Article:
In an effort to keep DHS.gov current, the archive contains outdated information that may not reflect current policy or programs.
The world is a much different place than it was a decade ago. Today, nearly every part of our lives are connected to the Internet. We can take pictures with our smartphones and upload them instantaneously to social media networks, use GPS navigation to find our desired destinations, and pay our bills and manage our finances online. This year marks the tenth anniversary of National Cyber Security Awareness Month. As Americans become more reliant on modern technology, we also become more vulnerable to cyber exploits such as corporate security breaches, social media fraud, and spear phishing, which targets employees through emails that appear to be from colleagues, allowing cyber criminals to steal personal and business information. Given the stakes we cannot afford to only think about the next year, we must remain focused on meeting the challenges of the next ten years.
Cybersecurity is a shared responsibility and each of us has a role to play. It only takes a single infected computer to potentially infect thousands and perhaps millions of others. Everyone should take basic cybersecurity measures that can improve both individual and our collective safety online. Some steps you can take to ensure you and your family are safe online include:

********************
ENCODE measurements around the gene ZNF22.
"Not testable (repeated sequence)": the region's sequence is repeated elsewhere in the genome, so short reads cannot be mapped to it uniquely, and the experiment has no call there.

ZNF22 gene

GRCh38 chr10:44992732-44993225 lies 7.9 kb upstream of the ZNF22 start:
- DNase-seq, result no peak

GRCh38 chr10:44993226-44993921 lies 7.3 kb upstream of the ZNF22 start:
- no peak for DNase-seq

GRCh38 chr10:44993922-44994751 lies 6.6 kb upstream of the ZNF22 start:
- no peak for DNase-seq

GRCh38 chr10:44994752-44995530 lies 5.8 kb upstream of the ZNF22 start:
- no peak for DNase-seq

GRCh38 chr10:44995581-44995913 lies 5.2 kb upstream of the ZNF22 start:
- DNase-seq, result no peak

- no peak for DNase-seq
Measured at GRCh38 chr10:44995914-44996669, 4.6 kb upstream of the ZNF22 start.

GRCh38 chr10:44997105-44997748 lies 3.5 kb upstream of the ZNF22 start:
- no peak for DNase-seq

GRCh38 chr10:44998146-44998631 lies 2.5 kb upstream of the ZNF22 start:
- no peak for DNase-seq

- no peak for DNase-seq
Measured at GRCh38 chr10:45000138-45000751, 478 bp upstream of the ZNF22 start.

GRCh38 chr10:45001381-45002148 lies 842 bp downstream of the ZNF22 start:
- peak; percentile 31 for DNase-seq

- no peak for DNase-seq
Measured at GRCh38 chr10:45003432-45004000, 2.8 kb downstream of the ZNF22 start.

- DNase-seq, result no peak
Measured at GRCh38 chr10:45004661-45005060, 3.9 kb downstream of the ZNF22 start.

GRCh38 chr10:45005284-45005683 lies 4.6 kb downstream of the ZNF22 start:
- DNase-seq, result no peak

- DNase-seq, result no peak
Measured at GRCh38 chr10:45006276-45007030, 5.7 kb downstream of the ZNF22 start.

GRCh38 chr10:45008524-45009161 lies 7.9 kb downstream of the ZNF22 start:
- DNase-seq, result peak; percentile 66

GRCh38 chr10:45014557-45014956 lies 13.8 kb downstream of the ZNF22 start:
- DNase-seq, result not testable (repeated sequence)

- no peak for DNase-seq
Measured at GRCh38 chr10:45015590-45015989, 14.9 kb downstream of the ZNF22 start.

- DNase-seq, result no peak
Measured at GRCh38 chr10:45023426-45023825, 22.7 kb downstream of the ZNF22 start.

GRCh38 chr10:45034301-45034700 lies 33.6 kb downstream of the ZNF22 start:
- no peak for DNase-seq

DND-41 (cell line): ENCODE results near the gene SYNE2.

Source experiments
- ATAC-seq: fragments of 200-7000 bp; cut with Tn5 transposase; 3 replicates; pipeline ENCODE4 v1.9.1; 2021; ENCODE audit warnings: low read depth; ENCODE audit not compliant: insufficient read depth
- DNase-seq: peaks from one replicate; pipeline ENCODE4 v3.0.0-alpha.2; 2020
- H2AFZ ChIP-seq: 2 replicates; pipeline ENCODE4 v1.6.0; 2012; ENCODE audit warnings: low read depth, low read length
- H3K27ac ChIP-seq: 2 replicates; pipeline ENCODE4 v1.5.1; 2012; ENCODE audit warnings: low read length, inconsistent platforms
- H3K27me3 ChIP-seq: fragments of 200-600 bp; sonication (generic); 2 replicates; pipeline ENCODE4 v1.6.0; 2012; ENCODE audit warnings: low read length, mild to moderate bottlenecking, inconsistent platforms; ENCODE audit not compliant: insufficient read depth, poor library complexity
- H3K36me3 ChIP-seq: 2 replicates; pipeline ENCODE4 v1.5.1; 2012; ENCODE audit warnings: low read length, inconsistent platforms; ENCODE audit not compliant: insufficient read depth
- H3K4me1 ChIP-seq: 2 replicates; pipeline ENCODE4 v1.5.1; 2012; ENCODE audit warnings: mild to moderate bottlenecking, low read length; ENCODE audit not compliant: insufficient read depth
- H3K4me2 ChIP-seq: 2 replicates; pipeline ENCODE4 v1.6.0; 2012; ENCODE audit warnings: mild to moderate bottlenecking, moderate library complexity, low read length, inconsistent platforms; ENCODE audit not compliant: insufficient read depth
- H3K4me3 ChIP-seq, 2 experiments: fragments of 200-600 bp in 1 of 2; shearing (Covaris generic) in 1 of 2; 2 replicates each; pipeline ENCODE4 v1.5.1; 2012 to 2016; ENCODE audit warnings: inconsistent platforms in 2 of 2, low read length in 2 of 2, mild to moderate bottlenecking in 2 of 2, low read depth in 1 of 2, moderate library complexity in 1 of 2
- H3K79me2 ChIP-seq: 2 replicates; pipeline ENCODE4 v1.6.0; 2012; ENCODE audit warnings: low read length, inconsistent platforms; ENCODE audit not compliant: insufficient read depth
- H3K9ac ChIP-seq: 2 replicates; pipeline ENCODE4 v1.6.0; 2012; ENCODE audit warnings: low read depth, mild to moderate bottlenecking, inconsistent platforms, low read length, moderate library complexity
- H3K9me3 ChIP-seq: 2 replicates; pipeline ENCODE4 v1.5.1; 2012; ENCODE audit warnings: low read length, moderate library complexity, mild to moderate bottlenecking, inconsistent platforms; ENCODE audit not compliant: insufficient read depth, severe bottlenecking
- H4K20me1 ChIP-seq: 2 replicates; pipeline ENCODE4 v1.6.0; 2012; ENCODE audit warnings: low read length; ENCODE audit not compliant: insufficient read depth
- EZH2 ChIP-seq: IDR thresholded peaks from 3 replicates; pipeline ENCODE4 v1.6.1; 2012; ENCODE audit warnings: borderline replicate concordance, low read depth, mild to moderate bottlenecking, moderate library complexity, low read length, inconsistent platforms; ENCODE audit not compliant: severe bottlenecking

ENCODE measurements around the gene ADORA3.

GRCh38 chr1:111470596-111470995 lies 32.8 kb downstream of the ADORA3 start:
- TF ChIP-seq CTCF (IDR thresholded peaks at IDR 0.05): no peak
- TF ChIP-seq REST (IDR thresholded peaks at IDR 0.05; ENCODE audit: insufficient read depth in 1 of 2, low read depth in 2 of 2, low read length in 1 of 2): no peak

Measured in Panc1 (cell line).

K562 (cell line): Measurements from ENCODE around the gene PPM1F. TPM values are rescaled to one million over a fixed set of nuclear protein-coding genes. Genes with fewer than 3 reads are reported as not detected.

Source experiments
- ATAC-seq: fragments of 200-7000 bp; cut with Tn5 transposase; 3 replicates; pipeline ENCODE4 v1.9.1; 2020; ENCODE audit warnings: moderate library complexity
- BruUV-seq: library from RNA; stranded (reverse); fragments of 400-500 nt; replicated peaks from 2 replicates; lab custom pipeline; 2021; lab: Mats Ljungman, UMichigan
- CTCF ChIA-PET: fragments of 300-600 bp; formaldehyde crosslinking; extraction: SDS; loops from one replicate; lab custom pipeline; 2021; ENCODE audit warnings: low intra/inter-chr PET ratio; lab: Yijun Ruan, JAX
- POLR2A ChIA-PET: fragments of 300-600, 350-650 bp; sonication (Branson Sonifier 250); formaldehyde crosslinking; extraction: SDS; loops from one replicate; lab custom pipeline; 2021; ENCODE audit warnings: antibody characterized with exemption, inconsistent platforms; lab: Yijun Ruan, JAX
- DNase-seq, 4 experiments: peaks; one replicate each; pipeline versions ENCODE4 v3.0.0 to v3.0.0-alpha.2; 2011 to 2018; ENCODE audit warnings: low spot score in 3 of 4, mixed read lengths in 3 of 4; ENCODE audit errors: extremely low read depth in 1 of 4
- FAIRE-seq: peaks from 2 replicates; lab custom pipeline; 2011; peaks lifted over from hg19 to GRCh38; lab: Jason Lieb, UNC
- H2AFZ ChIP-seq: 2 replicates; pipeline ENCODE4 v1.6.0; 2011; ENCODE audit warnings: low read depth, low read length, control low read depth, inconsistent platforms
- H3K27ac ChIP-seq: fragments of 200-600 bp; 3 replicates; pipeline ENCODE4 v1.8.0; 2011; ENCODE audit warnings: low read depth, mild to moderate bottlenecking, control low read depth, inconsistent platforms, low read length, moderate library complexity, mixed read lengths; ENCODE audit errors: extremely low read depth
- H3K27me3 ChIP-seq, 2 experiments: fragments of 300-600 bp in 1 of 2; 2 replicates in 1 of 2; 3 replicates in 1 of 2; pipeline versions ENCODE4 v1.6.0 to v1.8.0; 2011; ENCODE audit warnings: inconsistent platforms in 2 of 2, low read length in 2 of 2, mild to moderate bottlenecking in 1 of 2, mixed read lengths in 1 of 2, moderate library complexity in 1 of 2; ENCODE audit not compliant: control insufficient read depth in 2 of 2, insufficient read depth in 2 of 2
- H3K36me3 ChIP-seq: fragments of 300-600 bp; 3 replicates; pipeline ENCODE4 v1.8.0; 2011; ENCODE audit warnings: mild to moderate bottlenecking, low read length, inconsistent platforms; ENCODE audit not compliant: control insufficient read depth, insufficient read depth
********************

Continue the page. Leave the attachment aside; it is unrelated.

- Don’t open emails or attachments that look suspicious
- Set strong passwords, and don’t share them with anyone
- Keep your operating system, browser, and other critical software optimized by checking for and installing updates
- Limit the amount of personal information you post online, and use privacy settings to avoid sharing information widel
Cybersecurity has emerged as a top priority for the Department of Homeland Security in our efforts to secure federal civilian government networks, work with critical infrastructure owners and operators, combat cyber crime, build a national capacity to promote responsible cyber behavior and cultivate the next generation of frontline cybersecurity professionals—while keeping a steady focus on safeguarding the public’s civil rights and civil liberties. In an effort to raise public awareness and empower Americans to practice and promote safe cyber practices, DHS and our partners have recognized National Cyber Security Awareness Month as an opportunity to help equip everyone with the tools they need to stay safe online.
During October, DHS and our partners are holding various events and outreach efforts across the country to raise awareness and educate Americans about topics including mobile device security, growing the cyber workforce, combating cyber crime, and the cybersecurity of our nation’s critical infrastructure.
Find out more about DHS and our partners’ work during National Cyber Security Awareness Month.